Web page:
Bank stocks, the scourge of Wall Street of late, rallied on Friday, bolstered by a stronger dollar and lower long-term interest rates.
Large capitalization stocks did especially well.
The upswing was spurred in part by a rally of the dollar against the yen and a lower yield on 30-year U.S. Treasury bonds, which fell to 6.05%, from 6.08%.
That sent most money-center and brokerage stocks upward. Chase Manhattan Bank rose 43.75 cents, or 0.6%, to $77.5625; Bank of America Corp., rose 25 cents, or 0.5%, to $55.9375; and Citigroup Inc. rose 50 cents, or 1.2%, to $43.6875.
Among investment banks and brokerages, Merrill Lynch & Co. rose $1.375, or 2%, to $71.9375, and Morgan Stanley Dean Witter & Co. rose $4.3125, or 5%, to $91.4375.
The rally was "not as great as you'd like if you're looking for some good signs of hope," said David Stumpf, an analyst for A.G. Edwards in St. Louis.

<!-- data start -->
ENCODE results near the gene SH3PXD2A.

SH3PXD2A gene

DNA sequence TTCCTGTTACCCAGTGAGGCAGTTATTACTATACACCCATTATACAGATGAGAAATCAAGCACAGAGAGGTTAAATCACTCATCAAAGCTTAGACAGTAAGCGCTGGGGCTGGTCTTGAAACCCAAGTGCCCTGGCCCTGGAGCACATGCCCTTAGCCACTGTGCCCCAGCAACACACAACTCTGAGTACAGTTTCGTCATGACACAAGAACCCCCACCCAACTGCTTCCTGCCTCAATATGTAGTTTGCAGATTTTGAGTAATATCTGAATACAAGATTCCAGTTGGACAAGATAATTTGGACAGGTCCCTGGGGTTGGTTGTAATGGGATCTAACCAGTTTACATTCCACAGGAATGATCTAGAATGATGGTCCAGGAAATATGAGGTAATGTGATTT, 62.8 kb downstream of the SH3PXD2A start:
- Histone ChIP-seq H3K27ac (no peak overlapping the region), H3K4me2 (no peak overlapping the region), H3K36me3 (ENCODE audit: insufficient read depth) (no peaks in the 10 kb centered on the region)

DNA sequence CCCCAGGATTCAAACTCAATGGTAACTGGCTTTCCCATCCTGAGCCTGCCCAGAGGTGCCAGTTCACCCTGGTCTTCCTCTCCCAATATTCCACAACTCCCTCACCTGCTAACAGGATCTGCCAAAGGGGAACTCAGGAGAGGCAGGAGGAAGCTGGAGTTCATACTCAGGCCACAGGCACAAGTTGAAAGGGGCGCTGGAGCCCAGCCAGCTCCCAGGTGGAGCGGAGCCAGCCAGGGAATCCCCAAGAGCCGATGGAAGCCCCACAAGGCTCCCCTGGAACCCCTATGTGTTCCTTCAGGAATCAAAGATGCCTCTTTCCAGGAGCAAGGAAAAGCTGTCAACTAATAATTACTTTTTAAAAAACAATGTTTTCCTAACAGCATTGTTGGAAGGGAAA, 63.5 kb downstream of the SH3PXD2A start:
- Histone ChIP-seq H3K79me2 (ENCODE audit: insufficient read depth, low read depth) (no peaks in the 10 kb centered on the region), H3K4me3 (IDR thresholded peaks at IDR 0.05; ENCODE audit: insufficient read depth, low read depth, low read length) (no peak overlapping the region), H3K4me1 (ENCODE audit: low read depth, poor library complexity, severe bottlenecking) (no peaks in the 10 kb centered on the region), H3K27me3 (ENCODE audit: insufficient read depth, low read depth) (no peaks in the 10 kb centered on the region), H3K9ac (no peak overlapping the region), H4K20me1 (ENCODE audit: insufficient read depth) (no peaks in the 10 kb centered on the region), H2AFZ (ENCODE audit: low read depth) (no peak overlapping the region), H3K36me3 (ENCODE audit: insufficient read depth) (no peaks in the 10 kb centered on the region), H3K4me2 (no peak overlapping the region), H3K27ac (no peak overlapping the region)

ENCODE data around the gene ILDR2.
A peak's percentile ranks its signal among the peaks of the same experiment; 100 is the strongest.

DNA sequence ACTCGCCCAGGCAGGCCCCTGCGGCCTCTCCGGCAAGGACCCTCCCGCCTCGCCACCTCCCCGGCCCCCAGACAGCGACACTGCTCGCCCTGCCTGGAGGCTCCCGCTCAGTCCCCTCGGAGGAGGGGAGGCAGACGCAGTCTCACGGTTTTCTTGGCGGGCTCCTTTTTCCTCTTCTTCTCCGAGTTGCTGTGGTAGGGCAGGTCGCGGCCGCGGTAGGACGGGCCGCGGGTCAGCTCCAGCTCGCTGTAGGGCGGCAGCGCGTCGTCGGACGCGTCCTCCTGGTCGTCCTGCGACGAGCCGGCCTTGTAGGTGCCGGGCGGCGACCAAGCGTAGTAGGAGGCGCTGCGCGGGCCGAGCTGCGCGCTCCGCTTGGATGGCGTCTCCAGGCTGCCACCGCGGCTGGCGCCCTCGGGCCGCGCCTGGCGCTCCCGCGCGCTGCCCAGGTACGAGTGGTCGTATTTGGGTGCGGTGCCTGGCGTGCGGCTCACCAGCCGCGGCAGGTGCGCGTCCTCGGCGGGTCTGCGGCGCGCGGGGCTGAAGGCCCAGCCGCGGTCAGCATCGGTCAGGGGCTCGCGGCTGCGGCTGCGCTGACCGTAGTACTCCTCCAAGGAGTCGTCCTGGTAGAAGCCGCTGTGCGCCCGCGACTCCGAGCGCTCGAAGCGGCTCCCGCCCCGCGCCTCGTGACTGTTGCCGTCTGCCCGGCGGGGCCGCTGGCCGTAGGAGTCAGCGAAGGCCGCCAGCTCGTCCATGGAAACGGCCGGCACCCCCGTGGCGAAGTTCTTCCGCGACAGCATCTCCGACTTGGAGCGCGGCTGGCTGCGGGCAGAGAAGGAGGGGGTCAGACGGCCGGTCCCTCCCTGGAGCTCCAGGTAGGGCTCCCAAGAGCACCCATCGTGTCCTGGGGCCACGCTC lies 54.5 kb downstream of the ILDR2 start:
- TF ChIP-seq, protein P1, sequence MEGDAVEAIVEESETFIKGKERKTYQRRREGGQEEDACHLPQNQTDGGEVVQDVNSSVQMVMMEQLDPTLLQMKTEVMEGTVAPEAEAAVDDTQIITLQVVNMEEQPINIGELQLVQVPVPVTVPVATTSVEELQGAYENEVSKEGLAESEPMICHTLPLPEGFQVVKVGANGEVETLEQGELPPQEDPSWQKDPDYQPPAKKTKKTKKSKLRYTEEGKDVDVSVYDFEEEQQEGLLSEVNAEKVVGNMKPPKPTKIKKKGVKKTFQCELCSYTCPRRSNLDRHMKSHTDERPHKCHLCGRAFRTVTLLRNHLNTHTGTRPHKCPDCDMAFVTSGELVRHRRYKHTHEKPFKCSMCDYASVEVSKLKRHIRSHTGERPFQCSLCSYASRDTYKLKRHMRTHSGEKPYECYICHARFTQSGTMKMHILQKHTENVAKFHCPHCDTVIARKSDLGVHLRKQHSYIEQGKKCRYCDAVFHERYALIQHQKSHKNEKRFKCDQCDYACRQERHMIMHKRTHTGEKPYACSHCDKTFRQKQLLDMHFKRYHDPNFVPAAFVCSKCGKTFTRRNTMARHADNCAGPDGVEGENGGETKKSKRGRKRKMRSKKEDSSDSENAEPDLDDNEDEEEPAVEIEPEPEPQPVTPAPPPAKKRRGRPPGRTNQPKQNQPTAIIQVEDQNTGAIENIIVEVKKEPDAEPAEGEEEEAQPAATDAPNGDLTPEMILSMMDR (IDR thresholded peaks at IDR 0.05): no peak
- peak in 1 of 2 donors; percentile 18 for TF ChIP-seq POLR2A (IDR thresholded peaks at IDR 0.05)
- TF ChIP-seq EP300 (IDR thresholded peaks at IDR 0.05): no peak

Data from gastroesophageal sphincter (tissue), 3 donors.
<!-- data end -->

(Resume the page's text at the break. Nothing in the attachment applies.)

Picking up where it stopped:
Regionals did not fare as well. The decline in interest rates helped stocks with huge amounts of shares outstanding, making them more liquid.
"It's about time," said Michael Laliberte, co-portfolio manager of the Imperial Bank Fund in Providence, R.I. "Bank stocks have been priced as though a couple of more rate hikes" were on the way.
Friday's good feeling seemed to more than offset what might ordinarily be considered bad news on the interest rate front. The Commerce Department reported an unexpected increase in housing starts, which rose 0.4% in August, to 1.68 million units. Analysts had predicted a 2% drop. The market seemed to thirst for good news, and it grabbed at a stronger dollar instead of the housing number. Strong housing starts indicate a buoyant economy, which could prompt the Federal Reserve to raise rates, while a stronger dollar means cheaper imports, which could reduce U. …